Background: Knowledge of intravascular volume (IV) status of a hypotensive patient is of utmost importance. Clinical evaluation and central venous pressure (CVP) measurement are routinely used as a guide for evaluation of IV in these patients. However, clinical assessment may be inaccurate, and CVP measurement is invasive. Moreover, CVP changes slowly with saline therapy, which is unfavorable for fluid resuscitation.
Aim: Our aim is to find the correlation and sensitivity of inferior vena cava (IVC) diameter measured by ultrasound to provide a noninvasive method for evaluation of IV among patients with hypotension and hypovolemia in the emergency department (ED).
Methods: We measured the IVC diameter of hypotensive patients before and after saline therapy. As all of the patients had central venous line (CV-line) in place, CVP was also measured before and after. Using MedCalc and SPSS software the correlation between these two was determined as expressed with "r." Then, receiver operating characteristic (ROC) curve was sketched.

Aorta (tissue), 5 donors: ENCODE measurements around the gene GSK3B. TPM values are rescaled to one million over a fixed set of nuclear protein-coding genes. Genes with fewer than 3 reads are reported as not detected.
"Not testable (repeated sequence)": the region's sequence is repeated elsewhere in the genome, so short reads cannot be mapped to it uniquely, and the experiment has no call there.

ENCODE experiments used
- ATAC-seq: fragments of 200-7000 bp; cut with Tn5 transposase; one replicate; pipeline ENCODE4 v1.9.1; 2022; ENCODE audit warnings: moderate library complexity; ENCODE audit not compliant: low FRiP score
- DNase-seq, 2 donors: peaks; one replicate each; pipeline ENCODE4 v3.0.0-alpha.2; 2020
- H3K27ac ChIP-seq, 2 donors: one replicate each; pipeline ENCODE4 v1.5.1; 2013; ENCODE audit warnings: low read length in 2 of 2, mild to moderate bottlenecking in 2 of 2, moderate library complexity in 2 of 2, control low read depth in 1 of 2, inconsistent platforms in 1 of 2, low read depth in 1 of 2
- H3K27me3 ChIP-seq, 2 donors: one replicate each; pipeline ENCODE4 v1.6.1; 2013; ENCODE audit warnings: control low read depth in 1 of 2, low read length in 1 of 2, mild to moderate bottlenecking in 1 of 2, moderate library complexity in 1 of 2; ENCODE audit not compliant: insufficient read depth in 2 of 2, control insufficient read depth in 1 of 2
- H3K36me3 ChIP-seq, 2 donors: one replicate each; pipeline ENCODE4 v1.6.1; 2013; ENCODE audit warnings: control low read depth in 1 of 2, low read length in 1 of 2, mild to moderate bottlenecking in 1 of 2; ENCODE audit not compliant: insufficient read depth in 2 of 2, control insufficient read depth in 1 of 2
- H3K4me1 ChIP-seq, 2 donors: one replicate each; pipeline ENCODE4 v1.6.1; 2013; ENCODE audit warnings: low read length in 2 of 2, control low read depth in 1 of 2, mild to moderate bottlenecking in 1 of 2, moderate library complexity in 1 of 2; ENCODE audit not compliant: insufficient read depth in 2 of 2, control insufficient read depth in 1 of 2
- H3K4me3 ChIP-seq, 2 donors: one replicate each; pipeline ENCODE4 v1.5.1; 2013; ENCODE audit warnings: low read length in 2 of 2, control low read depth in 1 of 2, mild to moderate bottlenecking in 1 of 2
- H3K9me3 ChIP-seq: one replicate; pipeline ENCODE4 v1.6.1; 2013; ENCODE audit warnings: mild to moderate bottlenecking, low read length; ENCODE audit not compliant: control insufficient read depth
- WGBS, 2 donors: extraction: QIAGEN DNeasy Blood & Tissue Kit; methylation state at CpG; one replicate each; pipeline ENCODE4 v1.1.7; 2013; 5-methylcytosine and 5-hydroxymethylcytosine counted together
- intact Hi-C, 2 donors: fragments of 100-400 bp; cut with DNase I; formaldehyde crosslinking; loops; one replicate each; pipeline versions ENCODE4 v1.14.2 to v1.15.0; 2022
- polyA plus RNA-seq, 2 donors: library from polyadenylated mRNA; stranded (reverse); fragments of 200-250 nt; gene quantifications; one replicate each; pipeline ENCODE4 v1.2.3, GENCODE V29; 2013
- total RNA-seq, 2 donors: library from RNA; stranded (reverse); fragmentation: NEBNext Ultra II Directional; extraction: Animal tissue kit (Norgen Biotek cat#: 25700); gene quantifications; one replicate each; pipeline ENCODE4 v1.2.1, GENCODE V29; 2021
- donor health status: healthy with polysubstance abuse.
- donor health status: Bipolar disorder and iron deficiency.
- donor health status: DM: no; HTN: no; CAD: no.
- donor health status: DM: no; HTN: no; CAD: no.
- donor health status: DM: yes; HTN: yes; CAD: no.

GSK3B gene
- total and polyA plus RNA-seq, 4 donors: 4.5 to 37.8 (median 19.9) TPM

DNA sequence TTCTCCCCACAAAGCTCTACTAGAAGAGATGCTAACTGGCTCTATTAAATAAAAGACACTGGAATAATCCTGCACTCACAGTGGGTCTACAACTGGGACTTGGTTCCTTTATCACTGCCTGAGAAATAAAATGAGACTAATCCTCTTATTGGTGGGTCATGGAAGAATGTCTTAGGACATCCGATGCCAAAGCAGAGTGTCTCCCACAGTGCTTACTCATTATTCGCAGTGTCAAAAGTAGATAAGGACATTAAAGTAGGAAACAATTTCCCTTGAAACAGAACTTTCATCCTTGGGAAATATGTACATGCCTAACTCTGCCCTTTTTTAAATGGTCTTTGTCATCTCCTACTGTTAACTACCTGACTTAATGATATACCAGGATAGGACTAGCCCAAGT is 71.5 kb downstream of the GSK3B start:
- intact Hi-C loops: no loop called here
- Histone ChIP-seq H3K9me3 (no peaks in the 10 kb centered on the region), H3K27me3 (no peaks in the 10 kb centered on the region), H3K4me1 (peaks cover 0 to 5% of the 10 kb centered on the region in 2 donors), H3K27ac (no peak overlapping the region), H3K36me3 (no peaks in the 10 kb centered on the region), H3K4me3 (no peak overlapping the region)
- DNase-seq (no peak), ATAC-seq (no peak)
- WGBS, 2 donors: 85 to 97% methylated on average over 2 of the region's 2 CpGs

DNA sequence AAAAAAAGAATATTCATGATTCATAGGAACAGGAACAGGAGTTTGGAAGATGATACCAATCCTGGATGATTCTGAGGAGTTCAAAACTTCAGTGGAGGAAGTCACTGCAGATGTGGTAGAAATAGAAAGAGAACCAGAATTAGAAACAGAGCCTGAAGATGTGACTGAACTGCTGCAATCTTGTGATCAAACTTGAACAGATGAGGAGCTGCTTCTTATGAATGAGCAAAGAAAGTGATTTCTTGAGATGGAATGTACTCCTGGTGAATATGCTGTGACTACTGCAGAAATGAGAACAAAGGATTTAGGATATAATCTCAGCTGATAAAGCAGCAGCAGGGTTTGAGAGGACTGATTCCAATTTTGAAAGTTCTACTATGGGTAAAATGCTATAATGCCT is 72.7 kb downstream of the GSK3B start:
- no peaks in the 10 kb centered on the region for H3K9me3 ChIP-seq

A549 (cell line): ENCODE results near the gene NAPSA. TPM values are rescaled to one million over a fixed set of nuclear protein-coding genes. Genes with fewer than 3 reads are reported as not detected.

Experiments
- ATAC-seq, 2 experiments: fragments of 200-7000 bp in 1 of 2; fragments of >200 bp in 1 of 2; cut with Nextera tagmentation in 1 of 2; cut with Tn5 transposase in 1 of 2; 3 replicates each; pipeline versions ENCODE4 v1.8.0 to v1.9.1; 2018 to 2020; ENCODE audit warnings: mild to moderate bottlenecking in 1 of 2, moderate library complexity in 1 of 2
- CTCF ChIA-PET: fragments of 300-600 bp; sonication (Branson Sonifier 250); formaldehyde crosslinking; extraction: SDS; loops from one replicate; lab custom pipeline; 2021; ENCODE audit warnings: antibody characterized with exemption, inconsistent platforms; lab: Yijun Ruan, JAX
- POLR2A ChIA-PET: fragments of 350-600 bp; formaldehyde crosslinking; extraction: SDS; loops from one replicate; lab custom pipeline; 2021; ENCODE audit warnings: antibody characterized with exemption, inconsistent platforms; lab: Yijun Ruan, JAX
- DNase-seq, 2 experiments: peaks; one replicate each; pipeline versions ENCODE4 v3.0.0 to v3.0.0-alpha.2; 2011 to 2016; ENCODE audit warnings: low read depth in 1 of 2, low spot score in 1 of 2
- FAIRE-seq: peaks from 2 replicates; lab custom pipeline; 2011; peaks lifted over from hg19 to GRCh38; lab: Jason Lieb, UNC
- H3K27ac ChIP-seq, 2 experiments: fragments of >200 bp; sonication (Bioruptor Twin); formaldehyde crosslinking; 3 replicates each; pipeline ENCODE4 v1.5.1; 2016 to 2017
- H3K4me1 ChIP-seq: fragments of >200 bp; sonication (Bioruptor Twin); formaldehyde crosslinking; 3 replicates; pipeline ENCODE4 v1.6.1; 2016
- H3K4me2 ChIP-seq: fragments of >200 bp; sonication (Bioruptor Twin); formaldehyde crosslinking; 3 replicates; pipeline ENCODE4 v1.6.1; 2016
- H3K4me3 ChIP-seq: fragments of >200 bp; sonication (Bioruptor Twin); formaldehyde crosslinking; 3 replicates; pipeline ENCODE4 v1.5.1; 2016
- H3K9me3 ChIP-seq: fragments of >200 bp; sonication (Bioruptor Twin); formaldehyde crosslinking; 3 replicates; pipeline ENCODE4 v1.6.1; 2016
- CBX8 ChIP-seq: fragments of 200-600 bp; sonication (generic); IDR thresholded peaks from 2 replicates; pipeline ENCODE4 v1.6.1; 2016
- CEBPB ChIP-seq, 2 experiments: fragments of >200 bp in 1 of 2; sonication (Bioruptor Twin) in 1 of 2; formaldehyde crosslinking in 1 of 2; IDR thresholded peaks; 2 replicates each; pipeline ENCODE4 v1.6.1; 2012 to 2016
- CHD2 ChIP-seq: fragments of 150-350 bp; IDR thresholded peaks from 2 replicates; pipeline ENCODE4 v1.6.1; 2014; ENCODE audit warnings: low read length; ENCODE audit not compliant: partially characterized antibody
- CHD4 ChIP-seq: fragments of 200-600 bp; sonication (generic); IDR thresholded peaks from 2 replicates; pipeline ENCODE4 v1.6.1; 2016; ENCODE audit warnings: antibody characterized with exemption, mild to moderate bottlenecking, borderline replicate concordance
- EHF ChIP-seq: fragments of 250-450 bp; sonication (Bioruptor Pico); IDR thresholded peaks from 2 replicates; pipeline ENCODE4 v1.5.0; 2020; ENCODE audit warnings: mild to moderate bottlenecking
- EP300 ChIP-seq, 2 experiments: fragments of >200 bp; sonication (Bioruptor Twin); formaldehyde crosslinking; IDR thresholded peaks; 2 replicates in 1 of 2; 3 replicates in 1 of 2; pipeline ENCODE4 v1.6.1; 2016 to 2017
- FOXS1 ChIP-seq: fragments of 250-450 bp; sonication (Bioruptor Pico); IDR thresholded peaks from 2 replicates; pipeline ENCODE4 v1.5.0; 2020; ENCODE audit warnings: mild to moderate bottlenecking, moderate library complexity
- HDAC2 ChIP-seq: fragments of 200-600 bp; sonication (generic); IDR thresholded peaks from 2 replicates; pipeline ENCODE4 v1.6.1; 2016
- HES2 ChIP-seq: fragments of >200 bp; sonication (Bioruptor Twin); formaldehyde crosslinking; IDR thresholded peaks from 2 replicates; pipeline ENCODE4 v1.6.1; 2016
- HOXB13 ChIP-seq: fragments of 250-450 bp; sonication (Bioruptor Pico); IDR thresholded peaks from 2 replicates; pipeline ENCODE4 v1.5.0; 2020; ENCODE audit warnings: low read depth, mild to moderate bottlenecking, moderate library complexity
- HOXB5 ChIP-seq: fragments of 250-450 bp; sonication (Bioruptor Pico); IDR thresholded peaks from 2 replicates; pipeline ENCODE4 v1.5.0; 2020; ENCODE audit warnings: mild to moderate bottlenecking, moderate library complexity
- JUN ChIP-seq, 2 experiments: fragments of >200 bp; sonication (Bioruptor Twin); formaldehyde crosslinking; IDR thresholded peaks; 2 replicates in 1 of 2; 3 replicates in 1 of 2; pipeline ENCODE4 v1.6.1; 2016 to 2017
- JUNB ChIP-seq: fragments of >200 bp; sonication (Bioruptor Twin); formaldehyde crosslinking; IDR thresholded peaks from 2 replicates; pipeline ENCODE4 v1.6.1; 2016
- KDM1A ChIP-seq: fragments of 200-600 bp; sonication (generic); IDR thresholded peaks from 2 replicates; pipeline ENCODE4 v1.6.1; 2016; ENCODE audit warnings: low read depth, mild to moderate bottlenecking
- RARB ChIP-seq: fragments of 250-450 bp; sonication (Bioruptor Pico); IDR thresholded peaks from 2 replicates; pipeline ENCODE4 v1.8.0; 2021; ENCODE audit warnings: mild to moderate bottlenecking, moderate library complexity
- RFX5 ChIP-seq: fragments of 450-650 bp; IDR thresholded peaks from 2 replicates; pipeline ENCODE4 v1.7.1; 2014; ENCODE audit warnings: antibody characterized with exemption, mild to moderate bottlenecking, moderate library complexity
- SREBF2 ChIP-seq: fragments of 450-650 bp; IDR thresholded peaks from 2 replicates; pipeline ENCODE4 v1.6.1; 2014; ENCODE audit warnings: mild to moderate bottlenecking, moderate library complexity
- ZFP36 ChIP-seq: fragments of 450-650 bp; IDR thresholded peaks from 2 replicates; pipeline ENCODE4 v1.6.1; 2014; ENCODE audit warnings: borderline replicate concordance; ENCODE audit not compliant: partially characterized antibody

Results: Ninety-nine patients, 49 (49.5%) males, were evaluated. Mean systolic blood pressure was 90 mmHg with a mean hazard ratio about 104. IVC diameter was 7.44 ± 5.13 mm before and 9.84 ± 5.29 after (P = 0.002) saline therapy. There was a high correlation between IVC diameter and CVP (r = 0.941, P < 0.0001 before saline therapy and r = 0.95, P < 0.0001 after saline therapy). ROC curve for IVC diameter shows a very high sensitivity for all criteria values.
Conclusion: IVC diameter measurement using ultrasonography has excellent correlation with CVP. This method is very sensitive to rapid IV changes thus useful to guide saline therapy in hypotensive patients referred to ED. However, its use in certain subsets of patients' needs further studies.
Keywords: Central venous pressure; inferior vena cava diameter; sonography.